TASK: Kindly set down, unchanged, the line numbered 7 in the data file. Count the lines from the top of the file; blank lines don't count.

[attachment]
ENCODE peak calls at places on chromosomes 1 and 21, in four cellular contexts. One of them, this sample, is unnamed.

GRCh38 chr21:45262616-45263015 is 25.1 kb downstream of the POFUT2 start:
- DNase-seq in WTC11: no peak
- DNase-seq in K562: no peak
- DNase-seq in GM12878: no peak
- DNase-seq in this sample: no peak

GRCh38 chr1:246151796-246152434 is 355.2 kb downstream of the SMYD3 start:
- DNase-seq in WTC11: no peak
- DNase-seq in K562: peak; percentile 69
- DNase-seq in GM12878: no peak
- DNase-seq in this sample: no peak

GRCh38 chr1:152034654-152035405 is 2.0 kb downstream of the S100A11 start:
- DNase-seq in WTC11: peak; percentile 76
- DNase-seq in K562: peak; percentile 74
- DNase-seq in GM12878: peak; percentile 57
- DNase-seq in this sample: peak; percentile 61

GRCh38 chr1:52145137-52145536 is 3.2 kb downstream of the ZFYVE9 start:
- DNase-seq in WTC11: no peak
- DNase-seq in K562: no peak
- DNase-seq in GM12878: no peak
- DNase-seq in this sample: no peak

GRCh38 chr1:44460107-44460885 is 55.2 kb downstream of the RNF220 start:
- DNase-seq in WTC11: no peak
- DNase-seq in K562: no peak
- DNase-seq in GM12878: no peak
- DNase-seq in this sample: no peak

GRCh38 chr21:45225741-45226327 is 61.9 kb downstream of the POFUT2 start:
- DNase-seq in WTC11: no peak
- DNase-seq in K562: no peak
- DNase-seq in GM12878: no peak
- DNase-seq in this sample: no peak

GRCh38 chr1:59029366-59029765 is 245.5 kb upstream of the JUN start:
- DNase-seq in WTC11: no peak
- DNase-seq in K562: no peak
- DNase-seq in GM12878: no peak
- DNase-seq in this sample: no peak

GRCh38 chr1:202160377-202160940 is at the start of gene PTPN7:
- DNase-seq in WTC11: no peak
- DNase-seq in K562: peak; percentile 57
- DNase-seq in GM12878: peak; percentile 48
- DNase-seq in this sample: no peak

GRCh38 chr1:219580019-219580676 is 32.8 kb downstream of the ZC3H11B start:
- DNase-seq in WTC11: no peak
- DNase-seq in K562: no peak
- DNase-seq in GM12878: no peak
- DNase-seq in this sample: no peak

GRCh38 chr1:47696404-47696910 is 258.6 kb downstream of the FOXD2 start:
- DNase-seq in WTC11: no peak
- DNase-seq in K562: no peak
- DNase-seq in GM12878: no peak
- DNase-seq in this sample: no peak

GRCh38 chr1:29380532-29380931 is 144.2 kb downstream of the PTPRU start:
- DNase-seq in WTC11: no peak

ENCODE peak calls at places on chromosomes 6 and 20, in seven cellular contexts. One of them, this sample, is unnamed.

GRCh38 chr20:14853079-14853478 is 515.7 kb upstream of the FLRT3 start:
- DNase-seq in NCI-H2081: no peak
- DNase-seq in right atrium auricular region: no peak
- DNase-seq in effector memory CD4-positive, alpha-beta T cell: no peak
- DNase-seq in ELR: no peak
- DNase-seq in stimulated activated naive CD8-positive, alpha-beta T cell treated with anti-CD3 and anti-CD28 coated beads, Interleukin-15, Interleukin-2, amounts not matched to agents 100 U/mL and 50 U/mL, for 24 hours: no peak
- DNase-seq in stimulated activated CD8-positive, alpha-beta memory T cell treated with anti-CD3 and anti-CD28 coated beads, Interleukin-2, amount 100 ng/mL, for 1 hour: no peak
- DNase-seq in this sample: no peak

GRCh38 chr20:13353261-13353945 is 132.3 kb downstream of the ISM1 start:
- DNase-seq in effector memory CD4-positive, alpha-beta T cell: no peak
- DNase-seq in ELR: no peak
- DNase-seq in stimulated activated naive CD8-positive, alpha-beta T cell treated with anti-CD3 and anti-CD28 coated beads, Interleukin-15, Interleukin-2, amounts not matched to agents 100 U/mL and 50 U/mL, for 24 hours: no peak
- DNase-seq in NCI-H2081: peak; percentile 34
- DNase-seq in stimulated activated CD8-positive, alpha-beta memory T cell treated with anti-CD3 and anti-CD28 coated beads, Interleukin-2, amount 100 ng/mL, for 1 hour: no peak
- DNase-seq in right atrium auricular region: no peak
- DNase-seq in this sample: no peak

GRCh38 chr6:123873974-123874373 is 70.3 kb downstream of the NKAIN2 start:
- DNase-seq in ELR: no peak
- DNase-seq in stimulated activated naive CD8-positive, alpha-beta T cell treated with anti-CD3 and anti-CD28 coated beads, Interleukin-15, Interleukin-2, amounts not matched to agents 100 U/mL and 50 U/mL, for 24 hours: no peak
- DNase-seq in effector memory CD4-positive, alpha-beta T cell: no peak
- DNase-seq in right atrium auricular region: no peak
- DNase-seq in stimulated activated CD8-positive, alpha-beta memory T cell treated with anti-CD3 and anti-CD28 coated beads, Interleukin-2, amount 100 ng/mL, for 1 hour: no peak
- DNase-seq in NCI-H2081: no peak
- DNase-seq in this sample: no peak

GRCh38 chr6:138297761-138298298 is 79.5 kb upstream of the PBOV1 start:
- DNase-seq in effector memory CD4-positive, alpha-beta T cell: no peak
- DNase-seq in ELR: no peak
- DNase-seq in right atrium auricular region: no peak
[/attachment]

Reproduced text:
GRCh38 chr1:246151796-246152434 is 355.2 kb downstream of the SMYD3 start: